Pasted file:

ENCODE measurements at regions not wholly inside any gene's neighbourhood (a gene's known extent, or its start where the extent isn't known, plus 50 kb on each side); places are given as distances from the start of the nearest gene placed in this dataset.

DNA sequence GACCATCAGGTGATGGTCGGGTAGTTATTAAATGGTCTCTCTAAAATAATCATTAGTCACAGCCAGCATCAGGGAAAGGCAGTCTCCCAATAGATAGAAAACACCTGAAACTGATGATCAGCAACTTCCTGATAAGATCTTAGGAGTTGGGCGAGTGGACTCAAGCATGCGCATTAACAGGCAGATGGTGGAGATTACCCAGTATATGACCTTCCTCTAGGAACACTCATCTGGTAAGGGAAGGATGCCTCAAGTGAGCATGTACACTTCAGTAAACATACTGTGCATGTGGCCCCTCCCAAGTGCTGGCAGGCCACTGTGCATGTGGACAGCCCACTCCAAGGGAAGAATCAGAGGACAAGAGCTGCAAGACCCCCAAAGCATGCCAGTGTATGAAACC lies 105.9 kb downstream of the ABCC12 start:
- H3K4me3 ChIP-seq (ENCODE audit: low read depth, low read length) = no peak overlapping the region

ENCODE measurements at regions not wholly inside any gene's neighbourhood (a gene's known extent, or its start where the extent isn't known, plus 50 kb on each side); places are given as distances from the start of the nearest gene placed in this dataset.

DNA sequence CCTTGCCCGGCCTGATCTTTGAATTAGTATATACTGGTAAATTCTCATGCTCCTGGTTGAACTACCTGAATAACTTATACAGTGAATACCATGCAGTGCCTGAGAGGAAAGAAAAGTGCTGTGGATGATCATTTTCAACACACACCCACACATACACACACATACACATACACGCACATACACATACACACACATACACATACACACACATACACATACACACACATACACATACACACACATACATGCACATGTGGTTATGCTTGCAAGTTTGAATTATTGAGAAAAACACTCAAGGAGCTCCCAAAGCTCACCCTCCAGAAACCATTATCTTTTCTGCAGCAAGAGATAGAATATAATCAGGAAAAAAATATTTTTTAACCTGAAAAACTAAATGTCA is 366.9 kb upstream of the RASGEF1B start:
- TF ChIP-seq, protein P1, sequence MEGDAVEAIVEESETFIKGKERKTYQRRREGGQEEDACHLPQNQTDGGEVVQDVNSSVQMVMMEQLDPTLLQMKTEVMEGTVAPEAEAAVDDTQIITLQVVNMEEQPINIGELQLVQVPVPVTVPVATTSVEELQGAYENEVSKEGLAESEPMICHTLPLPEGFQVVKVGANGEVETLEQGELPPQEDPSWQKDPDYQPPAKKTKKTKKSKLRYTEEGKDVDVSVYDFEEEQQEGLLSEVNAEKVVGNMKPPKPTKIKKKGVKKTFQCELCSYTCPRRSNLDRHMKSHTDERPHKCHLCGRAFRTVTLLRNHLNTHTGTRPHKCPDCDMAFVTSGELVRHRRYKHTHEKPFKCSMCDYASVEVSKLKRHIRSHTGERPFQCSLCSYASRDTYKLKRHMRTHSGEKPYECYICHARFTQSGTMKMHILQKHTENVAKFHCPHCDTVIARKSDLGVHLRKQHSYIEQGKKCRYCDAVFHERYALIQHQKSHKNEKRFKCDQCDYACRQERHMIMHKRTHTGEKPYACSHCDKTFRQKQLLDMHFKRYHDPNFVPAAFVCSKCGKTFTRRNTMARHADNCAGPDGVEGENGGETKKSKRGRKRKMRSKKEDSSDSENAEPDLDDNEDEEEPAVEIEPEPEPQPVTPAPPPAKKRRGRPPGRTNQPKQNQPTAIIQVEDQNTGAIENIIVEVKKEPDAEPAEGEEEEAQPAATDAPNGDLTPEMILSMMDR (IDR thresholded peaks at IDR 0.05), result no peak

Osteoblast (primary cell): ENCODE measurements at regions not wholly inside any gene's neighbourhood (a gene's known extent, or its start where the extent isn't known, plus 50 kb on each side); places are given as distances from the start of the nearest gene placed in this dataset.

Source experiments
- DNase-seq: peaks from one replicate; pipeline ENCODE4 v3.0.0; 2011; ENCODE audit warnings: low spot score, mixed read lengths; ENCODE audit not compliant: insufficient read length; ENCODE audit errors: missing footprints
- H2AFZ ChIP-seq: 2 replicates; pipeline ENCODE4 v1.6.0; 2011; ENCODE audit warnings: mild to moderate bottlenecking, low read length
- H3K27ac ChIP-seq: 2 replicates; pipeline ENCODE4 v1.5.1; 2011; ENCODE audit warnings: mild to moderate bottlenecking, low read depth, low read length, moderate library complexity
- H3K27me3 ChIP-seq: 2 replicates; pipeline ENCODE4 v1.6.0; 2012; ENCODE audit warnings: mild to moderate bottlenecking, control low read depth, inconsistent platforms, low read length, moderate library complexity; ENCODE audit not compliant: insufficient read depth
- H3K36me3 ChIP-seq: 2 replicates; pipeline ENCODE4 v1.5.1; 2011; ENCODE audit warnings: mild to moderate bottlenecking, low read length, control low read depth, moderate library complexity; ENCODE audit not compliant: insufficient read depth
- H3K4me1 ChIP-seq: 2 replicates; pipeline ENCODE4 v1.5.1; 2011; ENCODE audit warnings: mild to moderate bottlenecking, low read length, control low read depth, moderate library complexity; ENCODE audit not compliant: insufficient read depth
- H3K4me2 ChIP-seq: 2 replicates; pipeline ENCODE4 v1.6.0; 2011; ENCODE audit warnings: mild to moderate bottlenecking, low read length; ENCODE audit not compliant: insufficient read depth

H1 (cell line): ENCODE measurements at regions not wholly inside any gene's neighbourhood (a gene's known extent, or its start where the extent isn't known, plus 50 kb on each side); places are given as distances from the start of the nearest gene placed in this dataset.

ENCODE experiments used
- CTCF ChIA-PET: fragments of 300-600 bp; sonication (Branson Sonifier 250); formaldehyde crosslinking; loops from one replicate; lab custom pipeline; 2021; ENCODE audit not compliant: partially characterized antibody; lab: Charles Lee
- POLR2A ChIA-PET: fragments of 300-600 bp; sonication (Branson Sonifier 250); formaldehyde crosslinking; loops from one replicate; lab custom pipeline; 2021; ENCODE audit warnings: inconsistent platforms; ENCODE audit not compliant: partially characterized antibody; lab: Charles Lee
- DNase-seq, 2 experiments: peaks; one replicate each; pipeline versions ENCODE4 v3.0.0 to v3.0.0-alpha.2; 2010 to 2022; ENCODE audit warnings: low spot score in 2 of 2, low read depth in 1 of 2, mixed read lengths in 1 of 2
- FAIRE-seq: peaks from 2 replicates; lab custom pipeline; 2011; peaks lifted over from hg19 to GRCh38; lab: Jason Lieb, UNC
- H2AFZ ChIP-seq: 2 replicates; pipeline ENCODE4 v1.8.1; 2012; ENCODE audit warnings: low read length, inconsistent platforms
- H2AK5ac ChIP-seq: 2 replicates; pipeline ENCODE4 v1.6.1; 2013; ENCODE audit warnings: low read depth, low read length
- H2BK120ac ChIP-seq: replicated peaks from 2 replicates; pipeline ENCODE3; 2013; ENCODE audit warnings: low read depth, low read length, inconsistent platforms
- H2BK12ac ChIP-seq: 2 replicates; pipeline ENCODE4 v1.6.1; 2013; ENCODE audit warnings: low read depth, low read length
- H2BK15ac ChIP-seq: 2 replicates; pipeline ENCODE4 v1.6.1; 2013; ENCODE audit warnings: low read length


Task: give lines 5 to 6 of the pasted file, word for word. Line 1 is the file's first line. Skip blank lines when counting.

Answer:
DNA sequence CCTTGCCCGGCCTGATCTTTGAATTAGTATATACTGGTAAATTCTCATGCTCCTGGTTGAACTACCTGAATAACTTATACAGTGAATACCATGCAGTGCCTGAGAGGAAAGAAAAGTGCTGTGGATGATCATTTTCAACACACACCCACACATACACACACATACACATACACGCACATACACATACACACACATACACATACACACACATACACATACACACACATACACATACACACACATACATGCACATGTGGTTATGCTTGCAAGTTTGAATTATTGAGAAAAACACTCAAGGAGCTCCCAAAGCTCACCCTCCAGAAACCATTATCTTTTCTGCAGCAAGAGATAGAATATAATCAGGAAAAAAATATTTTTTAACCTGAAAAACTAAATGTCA is 366.9 kb upstream of the RASGEF1B start:
- TF ChIP-seq, protein P1, sequence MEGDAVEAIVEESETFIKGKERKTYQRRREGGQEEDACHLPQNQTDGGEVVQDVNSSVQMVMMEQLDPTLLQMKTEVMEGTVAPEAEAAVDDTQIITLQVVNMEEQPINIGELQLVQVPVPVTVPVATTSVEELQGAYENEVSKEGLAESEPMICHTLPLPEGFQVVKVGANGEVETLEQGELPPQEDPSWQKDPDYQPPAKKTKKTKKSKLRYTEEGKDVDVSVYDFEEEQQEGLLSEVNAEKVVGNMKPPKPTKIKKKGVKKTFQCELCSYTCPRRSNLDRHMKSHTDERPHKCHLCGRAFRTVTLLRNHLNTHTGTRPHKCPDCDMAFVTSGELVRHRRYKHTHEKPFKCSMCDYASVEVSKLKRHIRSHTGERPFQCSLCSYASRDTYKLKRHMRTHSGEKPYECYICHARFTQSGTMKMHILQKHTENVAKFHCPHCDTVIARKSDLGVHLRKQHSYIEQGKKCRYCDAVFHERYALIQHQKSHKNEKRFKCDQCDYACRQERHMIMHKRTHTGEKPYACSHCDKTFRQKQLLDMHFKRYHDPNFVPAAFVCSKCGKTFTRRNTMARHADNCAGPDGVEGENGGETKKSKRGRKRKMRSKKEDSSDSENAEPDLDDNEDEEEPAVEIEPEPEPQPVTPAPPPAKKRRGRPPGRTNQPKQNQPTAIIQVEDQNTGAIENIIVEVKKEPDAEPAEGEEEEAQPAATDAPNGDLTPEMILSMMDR (IDR thresholded peaks at IDR 0.05), result no peak